Be careful how you use this point when talking about the church

I’ve heard it countless times over – “If your church doesn’t have the name of Christ on it then it has the wrong name.”

This is a point oft used when discussing the nature of the church with members of denominationalism, or putting-down denominationalism while talking with members of the church. Either way, one should be careful how this point is used. As a matter of fact, if you take the point as it stands, I’m not so sure the point should be used at all!

In the context of a conversation revolving around church names such as Baptist, Methodist, Adventist, Lutheran, Episcopalian, and Presbyterian, (amongst numerous other churches who bear the names and teachings of their man-made and woman-made founders) talking about a scriptural name of the called-out body to which God desires all to belong to is obviously a conversation worth having (Acts 2:47). But we must be careful in drawing lines God has not drawn because we like the way an argument makes us sound.

Let me explain what I am saying as plainly as I can.

I am not ashamed to say I am a member of the church of Christ (Romans 16:16). Not in the least! But neither am I ashamed to say I am a member of the church of God (1 Corinthians 1:2), a member of the church of the first-born (Hebrews 12:23), or even a member of the house of God (1 Timothy 3:15). Perhaps it would even be valid, in the spiritual sense of the church being God’s temple today (2 Corinthians 6:16), to say I am a member of God’s house of prayer (Matthew 21:13). I am not ashamed of these church names because they are found in the same source of spiritual authority to which we call all of the denominational world to submit to – God’s word!

You see, for obvious reasons, placing an emphasis on the identity and ownership of the church through the name of the church is a valid challenge to the majority of the denominational world (Matthew 16:18; 1 Corinthians 1:10-13), but insisting that the church of the Bible wear one specific name while several scriptural names remain available makes our “plea of unity” as denominational in nature as the rest of the divided religious world.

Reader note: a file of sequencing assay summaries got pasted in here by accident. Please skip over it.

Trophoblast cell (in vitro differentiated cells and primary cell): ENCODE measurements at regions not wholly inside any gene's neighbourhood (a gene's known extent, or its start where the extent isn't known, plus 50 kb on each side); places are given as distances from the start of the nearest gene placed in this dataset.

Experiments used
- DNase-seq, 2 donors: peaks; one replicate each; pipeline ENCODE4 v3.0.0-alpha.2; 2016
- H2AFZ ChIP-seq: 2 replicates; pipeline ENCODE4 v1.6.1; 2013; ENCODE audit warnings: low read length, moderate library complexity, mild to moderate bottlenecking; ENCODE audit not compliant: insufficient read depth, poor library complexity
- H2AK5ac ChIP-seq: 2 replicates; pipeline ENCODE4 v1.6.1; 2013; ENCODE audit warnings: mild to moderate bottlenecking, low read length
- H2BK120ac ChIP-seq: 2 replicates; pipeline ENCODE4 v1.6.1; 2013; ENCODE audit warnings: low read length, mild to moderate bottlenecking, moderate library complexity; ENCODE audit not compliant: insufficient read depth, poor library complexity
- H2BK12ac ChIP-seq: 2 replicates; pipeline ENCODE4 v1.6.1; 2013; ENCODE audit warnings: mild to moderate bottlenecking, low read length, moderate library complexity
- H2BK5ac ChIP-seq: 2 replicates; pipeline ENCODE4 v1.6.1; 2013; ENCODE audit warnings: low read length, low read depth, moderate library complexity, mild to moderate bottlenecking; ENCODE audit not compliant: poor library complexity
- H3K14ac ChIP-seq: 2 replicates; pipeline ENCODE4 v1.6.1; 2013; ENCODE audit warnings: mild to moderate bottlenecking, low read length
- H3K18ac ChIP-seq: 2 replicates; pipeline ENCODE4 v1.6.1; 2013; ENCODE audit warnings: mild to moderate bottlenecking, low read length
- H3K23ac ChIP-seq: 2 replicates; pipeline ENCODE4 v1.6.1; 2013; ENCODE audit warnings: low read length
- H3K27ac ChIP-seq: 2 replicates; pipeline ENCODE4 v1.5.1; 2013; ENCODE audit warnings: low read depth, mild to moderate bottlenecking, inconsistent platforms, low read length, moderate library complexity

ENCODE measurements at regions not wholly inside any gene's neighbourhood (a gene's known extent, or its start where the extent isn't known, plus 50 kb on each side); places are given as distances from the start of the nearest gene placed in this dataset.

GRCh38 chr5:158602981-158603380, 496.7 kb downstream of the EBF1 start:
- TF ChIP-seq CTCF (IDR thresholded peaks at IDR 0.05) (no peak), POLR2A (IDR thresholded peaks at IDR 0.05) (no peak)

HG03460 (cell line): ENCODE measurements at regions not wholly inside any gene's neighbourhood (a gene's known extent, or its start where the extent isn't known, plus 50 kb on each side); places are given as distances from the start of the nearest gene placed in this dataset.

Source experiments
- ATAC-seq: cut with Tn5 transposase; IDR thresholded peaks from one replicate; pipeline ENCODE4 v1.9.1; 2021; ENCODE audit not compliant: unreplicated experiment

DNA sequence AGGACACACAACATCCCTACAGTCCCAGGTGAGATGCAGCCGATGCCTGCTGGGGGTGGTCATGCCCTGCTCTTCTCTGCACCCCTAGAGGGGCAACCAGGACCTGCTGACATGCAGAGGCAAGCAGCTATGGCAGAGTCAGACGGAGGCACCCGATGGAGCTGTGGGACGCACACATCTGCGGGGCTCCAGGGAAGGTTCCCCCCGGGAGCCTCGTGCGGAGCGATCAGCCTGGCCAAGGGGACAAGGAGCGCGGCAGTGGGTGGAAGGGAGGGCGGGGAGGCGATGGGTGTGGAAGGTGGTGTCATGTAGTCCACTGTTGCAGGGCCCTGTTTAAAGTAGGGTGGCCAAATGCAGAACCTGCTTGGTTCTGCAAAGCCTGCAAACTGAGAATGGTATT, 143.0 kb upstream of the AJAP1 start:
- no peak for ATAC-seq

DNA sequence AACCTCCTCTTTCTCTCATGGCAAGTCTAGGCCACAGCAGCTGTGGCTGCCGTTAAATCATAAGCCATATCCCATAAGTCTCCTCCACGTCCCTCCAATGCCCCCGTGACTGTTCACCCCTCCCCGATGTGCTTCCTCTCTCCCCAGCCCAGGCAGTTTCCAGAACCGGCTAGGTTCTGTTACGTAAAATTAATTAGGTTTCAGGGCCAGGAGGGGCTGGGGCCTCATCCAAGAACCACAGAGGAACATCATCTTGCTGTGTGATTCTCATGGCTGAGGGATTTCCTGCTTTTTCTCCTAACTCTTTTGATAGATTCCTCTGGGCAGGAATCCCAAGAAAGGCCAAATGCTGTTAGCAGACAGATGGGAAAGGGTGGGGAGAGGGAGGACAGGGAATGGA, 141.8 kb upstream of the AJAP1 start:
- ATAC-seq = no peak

Remember the goal of the restoration movement … the goal of breaking down denominational lines without creating new ones.

For it was fitting for Him, for whom are all things and by whom are all things, in bringing many sons to glory, to make the captain of their salvation perfect through sufferings. For both He who sanctifies and those who are being sanctified are all of one, for which reason He is not ashamed to call them brethren, saying: “I will declare Your name to My brethren; in the midst of the assembly I will sing praise to You.” And again: “I will put My trust in Him.” And again: “Here am I and the children whom God has given Me.”” (Hebrews 2:10-13 NKJV)

#church-of-the-bible, #restoration-movement, #restoration-principle

Hugh’s News & Views (The Church)



Our “News and Views” essay of June 11, 2013 discussed “The Pattern Principle.” From time to time, we intend to follow up with other essays that will look at specific areas in which the pattern principle has relevance. In this one we look at the church as the manifestation of the multi-faceted wisdom of God and the culmination of God’s grand scheme of redemption “according to the eternal purpose which He purposed in Christ Jesus our Lord” (Ephesians 3:10-11).

Noah’s ark, the Old Testament tabernacle, and Solomon’s temple were all built according to a divine pattern determined by God. They were physical structures that were utilized in deliverance from a destructive flood (in the case of the ark) and important in the religious life of the Hebrew/Israelite/Jewish people (in the case of the tabernacle and, later, the temple) under the Law of Moses. But these physical structures are instructive in understanding and appreciating truth about the New Testament church, God’s spiritual house.